Cleaning Features

On track

With a mobile tracker and a digital food safety system, Richard Ackland, owner of the local franchise for Howe & Co Fish and Chips in Warwickshire and the West Midlands, is taking his fish and chip van places

How did you get into mobile catering?
Myself and my wife have both been teachers for 20 years. While we’ve enjoyed it, we’re both hitting 40 and teaching isn’t the same as it was when we started. We wanted a bit more freedom, to work the hours we wanted to work and we quite liked the idea of mobile catering.

Why fish and chips?
We looked at mobile coffee, but thought everyone was doing that. Round where we live, there are lots of little villages that don’t have much in the way of places to eat. There are also a lot of new builds, estates of about 5,000 houses with no facilities for the people that live there. Fish and chips is popular but people can’t get hold of it unless they drive seven or eight miles, so they now have a chippy night when we come along.

When did the venture start and how have you gone about it?

We started four weeks ago, although we’ve been planning it for a good six months. We’ve got The Warwickshire-based franchise for Howe & Co, who have been serving fish and chips for over 80 years, so they know what they are doing. They provided us with the van, which is just like a fish and chip shop, but a shrunk-down version. We’ve got a three pan range, a hot holding unit above it and a chip box. All our training was done by Howe and Co at its headquarters, they have their own way of doing things, like their own secret ingredient rice cone mix. And we use all their suppliers, they’ve done all the homework and selected the best, which is really useful to a newcomer.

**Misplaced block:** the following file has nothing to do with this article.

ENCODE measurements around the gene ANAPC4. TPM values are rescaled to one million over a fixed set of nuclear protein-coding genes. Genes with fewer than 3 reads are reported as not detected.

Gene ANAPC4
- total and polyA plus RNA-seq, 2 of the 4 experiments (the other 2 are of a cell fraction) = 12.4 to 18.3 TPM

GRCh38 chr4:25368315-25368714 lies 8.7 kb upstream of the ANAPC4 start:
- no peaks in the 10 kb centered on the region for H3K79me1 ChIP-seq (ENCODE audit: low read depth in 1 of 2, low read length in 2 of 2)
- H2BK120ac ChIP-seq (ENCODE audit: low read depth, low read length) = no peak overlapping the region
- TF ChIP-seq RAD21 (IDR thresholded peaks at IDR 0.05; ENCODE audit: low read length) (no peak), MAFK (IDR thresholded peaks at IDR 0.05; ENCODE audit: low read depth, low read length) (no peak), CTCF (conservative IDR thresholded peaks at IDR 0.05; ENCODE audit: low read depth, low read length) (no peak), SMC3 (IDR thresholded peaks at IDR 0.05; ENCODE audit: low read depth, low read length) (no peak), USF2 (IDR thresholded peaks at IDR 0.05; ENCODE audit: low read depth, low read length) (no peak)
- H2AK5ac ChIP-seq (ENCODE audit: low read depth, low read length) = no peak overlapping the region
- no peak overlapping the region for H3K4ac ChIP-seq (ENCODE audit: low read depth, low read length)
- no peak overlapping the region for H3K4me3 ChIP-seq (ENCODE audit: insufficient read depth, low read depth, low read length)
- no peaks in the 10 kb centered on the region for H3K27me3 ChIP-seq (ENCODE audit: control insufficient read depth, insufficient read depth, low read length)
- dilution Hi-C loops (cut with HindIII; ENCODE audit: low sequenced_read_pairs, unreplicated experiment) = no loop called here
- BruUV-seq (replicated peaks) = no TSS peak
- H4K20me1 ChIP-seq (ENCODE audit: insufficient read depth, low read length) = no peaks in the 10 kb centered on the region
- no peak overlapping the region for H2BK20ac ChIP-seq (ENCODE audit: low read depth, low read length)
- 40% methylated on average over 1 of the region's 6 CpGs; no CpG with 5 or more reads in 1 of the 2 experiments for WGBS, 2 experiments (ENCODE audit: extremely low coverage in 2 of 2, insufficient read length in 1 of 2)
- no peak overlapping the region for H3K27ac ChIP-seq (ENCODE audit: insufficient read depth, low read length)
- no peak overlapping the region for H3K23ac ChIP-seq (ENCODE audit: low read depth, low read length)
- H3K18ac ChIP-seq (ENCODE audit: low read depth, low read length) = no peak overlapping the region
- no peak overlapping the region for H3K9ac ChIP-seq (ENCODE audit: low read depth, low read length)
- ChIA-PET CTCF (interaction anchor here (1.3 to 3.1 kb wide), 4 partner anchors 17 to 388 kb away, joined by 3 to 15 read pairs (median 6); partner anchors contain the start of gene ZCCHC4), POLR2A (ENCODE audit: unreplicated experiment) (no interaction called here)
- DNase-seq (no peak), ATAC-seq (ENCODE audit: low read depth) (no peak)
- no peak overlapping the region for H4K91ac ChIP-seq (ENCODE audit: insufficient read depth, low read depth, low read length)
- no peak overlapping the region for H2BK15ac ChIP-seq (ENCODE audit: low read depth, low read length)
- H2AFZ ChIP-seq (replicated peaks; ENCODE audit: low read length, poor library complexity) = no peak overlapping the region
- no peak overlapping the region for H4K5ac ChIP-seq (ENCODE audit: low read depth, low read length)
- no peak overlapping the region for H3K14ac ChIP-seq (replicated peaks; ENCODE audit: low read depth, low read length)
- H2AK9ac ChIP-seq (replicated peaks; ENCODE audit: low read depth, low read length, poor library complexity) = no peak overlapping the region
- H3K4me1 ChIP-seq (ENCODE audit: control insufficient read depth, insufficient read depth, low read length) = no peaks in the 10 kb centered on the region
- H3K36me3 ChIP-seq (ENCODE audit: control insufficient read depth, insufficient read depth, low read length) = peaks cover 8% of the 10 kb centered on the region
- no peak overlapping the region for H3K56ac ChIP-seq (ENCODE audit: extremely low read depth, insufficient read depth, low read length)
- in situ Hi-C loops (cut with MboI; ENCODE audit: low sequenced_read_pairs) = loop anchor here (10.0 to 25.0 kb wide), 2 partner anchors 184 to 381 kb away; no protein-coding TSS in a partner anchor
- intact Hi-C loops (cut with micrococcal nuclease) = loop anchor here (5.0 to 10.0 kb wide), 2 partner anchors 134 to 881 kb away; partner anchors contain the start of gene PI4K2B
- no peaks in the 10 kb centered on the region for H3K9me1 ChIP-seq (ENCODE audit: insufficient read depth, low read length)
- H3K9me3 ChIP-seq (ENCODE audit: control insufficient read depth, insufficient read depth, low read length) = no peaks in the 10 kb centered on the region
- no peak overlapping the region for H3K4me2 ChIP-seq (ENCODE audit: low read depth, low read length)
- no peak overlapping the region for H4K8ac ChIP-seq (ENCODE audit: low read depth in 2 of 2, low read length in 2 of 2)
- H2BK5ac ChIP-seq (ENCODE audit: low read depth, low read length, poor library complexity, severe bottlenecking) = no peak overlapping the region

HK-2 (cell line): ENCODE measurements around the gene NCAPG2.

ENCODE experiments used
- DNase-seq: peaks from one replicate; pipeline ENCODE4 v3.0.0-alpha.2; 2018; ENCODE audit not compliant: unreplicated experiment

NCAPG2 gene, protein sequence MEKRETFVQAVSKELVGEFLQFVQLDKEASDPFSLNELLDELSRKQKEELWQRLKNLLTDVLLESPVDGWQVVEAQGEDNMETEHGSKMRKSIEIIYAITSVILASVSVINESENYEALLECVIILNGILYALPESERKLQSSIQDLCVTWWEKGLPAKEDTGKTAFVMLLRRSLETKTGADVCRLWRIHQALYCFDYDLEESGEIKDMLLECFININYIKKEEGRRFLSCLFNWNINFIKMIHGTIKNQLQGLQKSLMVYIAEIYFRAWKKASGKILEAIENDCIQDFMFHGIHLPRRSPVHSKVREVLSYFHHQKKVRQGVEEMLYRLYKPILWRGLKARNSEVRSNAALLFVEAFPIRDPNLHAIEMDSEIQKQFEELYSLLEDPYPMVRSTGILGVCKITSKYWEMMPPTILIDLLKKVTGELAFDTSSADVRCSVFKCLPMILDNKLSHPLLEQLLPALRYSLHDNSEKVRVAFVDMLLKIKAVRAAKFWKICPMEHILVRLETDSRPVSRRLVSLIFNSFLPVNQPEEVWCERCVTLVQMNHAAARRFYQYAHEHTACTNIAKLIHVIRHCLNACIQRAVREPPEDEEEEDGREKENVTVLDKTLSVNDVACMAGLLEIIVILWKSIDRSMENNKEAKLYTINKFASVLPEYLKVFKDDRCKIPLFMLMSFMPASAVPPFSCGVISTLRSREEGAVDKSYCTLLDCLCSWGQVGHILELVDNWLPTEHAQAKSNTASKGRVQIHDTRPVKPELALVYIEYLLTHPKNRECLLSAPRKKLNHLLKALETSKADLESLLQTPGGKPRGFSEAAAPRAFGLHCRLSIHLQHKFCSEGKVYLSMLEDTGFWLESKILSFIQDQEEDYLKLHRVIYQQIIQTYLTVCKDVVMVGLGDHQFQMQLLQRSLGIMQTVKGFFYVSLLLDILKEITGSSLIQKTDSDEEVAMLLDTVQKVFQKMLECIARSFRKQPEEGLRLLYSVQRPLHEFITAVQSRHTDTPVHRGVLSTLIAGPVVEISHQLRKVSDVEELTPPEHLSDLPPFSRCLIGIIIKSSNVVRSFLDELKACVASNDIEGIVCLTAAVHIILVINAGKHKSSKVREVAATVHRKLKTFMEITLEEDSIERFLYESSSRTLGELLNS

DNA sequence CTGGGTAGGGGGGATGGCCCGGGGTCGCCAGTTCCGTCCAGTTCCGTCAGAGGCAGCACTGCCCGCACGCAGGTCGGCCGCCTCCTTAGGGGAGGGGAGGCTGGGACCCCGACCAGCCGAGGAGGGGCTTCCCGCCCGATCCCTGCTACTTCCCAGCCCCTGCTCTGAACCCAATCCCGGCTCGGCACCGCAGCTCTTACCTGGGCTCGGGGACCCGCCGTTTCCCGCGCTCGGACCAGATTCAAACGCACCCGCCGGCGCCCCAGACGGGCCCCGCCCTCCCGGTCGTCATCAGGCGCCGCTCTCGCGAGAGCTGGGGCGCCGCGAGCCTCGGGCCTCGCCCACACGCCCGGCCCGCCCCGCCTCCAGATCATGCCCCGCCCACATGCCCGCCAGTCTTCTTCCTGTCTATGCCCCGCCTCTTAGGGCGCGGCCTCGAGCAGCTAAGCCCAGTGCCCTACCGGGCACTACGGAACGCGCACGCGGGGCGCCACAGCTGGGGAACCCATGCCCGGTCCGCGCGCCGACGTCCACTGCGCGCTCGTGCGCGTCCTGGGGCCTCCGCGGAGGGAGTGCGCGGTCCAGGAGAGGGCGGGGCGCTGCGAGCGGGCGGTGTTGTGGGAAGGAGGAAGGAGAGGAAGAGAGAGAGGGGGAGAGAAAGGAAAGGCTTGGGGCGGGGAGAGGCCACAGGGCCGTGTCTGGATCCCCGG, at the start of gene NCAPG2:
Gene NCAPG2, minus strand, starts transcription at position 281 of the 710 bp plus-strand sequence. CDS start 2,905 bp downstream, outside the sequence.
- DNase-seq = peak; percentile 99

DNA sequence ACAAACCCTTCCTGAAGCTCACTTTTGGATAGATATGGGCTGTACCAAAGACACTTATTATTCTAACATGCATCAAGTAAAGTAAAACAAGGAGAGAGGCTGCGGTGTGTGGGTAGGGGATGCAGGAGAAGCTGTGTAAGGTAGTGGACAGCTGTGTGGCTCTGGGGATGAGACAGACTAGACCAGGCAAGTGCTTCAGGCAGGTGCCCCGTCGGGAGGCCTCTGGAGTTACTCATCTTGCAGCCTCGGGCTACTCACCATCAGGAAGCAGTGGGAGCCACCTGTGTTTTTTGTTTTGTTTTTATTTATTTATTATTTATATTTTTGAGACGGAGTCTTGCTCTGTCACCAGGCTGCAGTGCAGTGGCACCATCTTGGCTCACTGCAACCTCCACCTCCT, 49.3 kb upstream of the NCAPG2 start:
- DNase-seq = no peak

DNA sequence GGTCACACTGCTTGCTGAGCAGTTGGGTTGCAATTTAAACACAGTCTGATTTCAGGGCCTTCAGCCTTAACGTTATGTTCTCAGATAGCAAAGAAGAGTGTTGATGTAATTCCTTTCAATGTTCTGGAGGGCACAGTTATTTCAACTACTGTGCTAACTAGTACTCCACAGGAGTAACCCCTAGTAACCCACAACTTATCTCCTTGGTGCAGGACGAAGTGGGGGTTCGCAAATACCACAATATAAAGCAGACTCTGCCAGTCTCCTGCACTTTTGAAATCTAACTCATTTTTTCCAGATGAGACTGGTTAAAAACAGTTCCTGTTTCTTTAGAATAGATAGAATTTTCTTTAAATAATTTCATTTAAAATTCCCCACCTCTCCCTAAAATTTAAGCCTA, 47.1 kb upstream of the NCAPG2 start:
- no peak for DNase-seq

What’s on your menu?
We have limited storage so we keep the menu very traditional. We just have cod and chips, jumbo sausage, curry sauce, mushy peas, chicken nuggets for the children, and homemade fishcakes. By keeping it simple, customers can come up, make a decision quickly and we can get through the queues quickly.

How does your round work?
We work Monday to Friday and we do regular rounds, just evenings at the moment but we plan to do a few lunch ones as well. We also do a few old folks’ homes and then we leave Saturdays free for events. We operate a bit like an ice cream van, we don’t stay in one place, we move around the roads and villages. We have a bell, so people come out when they hear us. We’ve just put a live tracker on our phones so customers can see via our website where we are and, if they want their food earlier, they can come and find us.

Tell me about how you’ve tackled food safety?
We’re coming fresh at this and when I got my pack through from NCASS with all the food safety paperwork and checklists, I thought being a van with limited space, having this cumbersome thing was going to be quite difficult. Plus, it would get covered in grease and be a hygiene disaster in itself. I thought there must be something available where I can do this in a handy mobile form, so I looked online and Checkit came up. They operate a Solo system, for small scale outlets like myself, and it’s basically a handheld device that reminds you of all the food checklists for the day based on the FSA’s ‘Safer Food Better Business’ procedures, and a single probe for taking temperatures. All food safety records are stored on the handset and then when it next finds a WiFi signal, without you even knowing, it automatically sends it to the cloud and those records can’t be changed. So if EHO want to see it, I know they have secure records that haven’t been altered.